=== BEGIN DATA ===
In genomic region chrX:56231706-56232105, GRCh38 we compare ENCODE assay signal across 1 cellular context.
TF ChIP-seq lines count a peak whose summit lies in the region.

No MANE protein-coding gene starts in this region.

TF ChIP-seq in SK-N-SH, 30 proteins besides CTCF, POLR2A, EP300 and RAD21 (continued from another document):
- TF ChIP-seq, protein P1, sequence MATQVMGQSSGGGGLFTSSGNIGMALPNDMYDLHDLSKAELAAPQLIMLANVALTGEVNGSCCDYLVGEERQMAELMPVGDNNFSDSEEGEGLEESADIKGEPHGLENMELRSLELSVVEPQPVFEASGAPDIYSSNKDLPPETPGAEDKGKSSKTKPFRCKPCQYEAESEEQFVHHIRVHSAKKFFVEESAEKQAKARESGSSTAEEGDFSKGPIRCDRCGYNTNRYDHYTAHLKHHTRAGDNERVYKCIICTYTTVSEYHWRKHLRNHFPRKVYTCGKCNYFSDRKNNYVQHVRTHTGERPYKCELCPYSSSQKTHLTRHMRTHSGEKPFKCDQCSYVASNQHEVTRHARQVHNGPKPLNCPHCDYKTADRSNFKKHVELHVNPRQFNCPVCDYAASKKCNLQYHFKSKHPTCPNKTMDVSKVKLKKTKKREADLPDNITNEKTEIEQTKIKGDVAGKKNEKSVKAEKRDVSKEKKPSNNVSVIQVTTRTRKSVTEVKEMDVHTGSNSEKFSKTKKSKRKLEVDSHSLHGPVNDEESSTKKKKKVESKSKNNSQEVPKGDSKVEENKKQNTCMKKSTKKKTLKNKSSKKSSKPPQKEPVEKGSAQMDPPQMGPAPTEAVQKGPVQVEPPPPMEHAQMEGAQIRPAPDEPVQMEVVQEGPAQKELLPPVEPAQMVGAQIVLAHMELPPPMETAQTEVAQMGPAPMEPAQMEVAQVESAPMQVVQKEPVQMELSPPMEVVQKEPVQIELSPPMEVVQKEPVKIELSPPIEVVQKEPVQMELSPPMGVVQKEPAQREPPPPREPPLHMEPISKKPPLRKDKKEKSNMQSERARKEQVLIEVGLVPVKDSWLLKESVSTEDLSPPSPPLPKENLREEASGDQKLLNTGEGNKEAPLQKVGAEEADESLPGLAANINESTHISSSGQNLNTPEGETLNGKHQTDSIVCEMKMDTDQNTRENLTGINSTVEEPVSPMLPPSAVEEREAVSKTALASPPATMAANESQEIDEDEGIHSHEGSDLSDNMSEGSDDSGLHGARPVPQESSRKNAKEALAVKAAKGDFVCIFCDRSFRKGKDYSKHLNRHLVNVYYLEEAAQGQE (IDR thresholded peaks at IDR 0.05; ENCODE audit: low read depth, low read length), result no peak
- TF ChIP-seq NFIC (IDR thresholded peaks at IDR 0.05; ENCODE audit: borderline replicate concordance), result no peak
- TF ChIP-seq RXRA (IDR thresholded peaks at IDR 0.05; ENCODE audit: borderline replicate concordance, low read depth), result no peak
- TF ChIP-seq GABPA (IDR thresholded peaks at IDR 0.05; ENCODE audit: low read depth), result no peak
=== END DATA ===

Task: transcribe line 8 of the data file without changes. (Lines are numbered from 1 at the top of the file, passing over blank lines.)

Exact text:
- TF ChIP-seq GABPA (IDR thresholded peaks at IDR 0.05; ENCODE audit: low read depth), result no peak